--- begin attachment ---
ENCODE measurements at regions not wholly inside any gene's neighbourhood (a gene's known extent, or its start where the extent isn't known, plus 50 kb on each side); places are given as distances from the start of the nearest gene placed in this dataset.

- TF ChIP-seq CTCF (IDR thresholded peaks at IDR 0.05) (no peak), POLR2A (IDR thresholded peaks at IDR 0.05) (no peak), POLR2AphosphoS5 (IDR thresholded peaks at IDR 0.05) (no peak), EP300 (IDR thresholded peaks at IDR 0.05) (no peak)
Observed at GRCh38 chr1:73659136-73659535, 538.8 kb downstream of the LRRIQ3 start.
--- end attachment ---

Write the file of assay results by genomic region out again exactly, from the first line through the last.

ENCODE measurements at regions not wholly inside any gene's neighbourhood (a gene's known extent, or its start where the extent isn't known, plus 50 kb on each side); places are given as distances from the start of the nearest gene placed in this dataset.

- TF ChIP-seq CTCF (IDR thresholded peaks at IDR 0.05) (no peak), POLR2A (IDR thresholded peaks at IDR 0.05) (no peak), POLR2AphosphoS5 (IDR thresholded peaks at IDR 0.05) (no peak), EP300 (IDR thresholded peaks at IDR 0.05) (no peak)
Observed at GRCh38 chr1:73659136-73659535, 538.8 kb downstream of the LRRIQ3 start.